top of page

Understanding Pre-Money Valuation

"Pre-money valuation" may sound complex, but it's simple at heart.

 

It just means how much your company is worth before you add external funding or investment.

 

In other words, it’s the value of your startup just before an investor hands over a check.

Why does this matter?

 

Your pre-money valuation affects how much of your company you give away when you take on investment.

 

If you value your company too low, you might give away more than you should. Value it too high, and you might not attract investors at all.

So, how can a budding tech firm determine its pre-money valuation?

  1. Comparables: Look at other similar tech companies. How much were they worth at your stage? This can give you a baseline. However, no two companies are the same. Adjust for your unique situation.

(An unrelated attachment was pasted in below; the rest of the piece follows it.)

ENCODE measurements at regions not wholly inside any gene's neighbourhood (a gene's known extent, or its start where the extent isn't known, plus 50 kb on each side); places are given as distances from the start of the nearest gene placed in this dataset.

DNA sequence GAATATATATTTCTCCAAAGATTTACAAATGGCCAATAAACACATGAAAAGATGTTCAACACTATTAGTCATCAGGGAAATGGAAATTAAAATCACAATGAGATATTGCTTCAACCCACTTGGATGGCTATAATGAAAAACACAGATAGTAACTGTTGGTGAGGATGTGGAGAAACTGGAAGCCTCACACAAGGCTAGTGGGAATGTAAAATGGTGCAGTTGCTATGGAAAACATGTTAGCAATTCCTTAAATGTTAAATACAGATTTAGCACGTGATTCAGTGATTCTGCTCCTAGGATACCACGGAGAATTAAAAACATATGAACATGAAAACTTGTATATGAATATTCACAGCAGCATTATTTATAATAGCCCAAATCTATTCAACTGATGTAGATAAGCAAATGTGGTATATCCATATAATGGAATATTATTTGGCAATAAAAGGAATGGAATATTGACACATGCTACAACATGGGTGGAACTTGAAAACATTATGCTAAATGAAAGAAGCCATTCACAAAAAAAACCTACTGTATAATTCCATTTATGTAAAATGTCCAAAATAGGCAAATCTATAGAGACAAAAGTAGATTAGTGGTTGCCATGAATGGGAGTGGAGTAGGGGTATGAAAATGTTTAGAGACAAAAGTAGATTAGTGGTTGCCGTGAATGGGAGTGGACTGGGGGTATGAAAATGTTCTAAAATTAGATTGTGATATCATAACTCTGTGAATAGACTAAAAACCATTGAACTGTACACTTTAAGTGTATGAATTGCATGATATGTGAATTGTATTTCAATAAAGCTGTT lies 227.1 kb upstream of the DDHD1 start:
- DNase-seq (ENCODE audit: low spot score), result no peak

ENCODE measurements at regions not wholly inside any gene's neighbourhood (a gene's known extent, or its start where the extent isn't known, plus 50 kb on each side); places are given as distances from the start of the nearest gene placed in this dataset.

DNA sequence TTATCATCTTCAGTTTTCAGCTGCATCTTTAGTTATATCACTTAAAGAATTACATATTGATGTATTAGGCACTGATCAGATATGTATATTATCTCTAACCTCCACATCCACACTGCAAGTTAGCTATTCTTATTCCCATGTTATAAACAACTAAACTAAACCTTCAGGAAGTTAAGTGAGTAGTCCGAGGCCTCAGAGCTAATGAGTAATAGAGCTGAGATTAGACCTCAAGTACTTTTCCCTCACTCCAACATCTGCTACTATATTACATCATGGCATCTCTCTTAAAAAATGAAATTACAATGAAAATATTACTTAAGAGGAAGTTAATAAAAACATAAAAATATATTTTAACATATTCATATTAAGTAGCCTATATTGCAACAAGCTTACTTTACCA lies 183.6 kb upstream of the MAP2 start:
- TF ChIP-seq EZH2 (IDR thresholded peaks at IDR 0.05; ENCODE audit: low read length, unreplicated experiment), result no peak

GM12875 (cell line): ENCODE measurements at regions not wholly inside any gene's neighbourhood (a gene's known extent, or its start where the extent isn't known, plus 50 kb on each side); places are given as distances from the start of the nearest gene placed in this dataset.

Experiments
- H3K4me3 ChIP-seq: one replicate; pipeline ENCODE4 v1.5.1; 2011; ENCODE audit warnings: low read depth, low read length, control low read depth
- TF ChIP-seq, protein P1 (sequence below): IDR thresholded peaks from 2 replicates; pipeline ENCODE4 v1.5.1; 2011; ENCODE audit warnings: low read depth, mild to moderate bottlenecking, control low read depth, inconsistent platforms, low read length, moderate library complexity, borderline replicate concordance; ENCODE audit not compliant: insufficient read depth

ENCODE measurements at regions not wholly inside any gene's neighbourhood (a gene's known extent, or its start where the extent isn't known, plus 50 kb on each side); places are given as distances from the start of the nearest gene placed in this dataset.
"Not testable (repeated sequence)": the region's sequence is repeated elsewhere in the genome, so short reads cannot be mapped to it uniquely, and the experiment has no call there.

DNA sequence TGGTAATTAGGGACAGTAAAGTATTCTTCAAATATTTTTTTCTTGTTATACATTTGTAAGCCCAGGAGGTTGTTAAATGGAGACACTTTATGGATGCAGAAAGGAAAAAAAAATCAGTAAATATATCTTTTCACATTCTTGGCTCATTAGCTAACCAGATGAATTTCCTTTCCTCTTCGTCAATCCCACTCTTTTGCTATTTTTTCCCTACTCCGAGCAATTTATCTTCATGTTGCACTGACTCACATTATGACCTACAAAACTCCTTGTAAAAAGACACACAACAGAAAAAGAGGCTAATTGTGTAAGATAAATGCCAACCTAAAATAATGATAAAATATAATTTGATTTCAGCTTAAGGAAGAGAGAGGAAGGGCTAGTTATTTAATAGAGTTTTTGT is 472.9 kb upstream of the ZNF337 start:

2. Cost-to-Duplicate: Simply put, how much would it cost to make another company just like yours from scratch? This includes costs like software development, hiring key personnel, and acquiring assets. This method, while straightforward, often undervalues the potential and vision of the startup.

  3. Discounted Cash Flow (DCF): This method can be a bit more complex. It projects how much money your company will make in the future and then "discounts" it to present day values. The downside? For early startups with no revenue, this is often just guesswork.

  4. Berkus Method: Named after Dave Berkus, this method assigns a set value to various elements of your startup, like having a good prototype or an established user base. If you meet these criteria, you add up the values to get your valuation.

Remember, no method is perfect.

 

Often, the best approach is to use a blend, being aware of their strengths and weaknesses.

 

Above all, be honest. Inflate your numbers, and savvy investors will walk away. But undervalue yourself, and you risk losing a fair share of your company.

In the world of tech startups, knowledge is power. Grasping your pre-money valuation can be the difference between a good deal and a lost opportunity.

 

So, research, be aware, and armed with knowledge, you can walk into investor conversations with a greater degree of confidence. 

bottom of page